Navigating the Long-Term Care Maze: Choosing Quality Care for Your Loved One

Finding quality long-term care for a loved one can be daunting but choosing the right care for your loved one is crucial. By carefully assessing their needs, exploring options, and seeking professional guidance, you can make informed decisions prioritizing their well-being and comfort in the journey ahead.

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Navigating the Long-Term Care Maze: Choosing Quality Care for Your Loved One
9 Min Read January 25th, 2024

With baby boomers swelling the ranks of seniors, the need for quality long-term care is skyrocketing. According to a recent Genworth report, over 50 million Americans, roughly 17% of the population, are projected to require long-term care by 2030. Navigating the various options, however, can leave families feeling overwhelmed and needing clarification. There are challenges in finding care and multiple types of services available. 

Various long-term care options are available, such as home care and assisted living. Adult day care can allow individuals to stay home longer by receiving care during the day and returning home at night. Memory care is specifically tailored to offer specialized support and care for individuals dealing with dementia.

Each option has its own advantages, drawbacks, and associated costs. If your loved one has a Long-Term Care Insurance policy, it can provide access to high-quality care options with fewer concerns about expenses. Otherwise, most, if not all, of the long-term care costs will need to be covered by your loved one. Health insurance, including Medicare and supplements, may cover 100 days of skilled long-term care in a facility.

Finding Quality Care Options

Finding quality care options can be challenging and place a tremendous emotional strain on the person doing the search, usually an adult son or daughter.

However, the LTC NEWS Caregiver Directory makes it easier to find quality care. The directory serves as a free and comprehensive national database comprising over 80,000 long-term care service providers, streamlining the process of locating qualified caregivers and suitable care facilities. You can search for providers where you or your loved one lives and read about their qualifications and options. 

Facing the Crossroads: In-Home Care, Assisted Living, or Nursing Homes?

In-Home Care: A Familiar Haven with Personalized Support

Most every survey suggests that most people wish to age in place, in their home. Your loved one is probably no different. While there are situations where someone wishes to move into an assisted living facility, most people start with in-home care. 

In-home caregivers offer a diverse array of personalized services to meet the care recipient's specific needs. They can vary based on the level of care required. Here are some common services offered by in-home caregivers for older adults:

  1. Personal Care Assistance: Help with activities of daily living (ADLs) such as bathing, dressing, grooming, toileting (including hygiene), and mobility assistance.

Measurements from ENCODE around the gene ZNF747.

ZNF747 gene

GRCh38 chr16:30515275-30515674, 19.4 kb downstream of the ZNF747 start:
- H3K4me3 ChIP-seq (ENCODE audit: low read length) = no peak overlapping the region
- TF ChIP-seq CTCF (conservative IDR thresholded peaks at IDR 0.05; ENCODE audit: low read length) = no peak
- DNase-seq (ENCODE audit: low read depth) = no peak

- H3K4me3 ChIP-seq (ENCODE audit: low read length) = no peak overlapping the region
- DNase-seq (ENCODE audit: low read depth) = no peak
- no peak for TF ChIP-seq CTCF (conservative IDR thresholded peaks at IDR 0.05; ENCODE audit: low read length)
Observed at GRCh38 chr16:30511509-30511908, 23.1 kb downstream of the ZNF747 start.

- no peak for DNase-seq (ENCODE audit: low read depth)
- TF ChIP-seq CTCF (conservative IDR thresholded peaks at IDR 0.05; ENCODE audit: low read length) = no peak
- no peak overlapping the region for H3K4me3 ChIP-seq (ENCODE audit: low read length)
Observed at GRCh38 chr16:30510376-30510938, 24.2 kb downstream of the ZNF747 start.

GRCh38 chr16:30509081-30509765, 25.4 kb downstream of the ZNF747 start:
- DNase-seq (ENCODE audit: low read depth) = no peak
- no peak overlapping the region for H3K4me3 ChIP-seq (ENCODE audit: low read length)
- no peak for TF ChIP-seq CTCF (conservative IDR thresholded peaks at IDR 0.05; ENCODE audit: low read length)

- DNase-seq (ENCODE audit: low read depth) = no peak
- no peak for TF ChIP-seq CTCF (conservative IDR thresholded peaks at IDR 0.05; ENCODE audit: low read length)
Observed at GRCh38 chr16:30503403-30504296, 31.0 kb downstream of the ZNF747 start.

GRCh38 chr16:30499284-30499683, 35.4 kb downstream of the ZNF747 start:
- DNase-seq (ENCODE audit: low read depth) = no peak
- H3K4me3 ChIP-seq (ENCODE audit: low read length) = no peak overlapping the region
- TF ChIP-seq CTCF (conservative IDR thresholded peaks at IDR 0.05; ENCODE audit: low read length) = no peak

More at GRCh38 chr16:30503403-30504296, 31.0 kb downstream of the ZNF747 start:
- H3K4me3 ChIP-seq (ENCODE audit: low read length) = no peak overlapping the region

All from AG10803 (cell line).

2. Medication Management: Assisting with medication reminders, ensuring medications are taken as prescribed, and managing prescription refills.
  3. Meal Preparation: Planning and cooking nutritious meals based on dietary needs and preferences and feeding assistance if required.
  4. Companionship: Providing companionship and emotional support by engaging in conversations, social activities, and hobbies.
  5. Light Housekeeping: Performing light housekeeping chores such as cleaning, laundry, and keeping a safe and tidy living environment.
  6. Transportation: Assisting with transportation to medical appointments, grocery shopping, social outings, and other errands.
  7. Safety Supervision: Ensuring the safety of the home environment, fall prevention, and monitoring for any signs of distress or emergencies.
  8. Exercise and Mobility Support: Assisting with prescribed exercises and helping with mobility to prevent muscle weakness and maintain physical health.
  9. Dementia and Alzheimer's Care: Specialized care for individuals with memory-related conditions, including memory games, routines, and constant supervision if needed.
  10. Respite Care: Offers temporary relief to family caregivers, giving them a break while ensuring the older adult's needs are met.
  11. 24-Hour Care: Providing round-the-clock care for individuals who require continuous assistance and supervision.
  12. Hospice Care: End-of-life care and support for individuals with terminal illnesses emphasize comfort, pain management, and emotional support.
  13. Pet Care: Assistance with pet care tasks like feeding, walking, and ensuring the well-being of pets in the home.
  14. Cultural and Religious Sensitivity: Tailoring care to respect and accommodate an individual's cultural or religious preferences and practices.
  15. Communication with Medical Providers: Keeping track of medical appointments, communicating with doctors, and assisting with medical record organization.

Skilled nursing care, including wound care and physical, occupational, and speech therapy services, can be added depending on the care recipient's needs.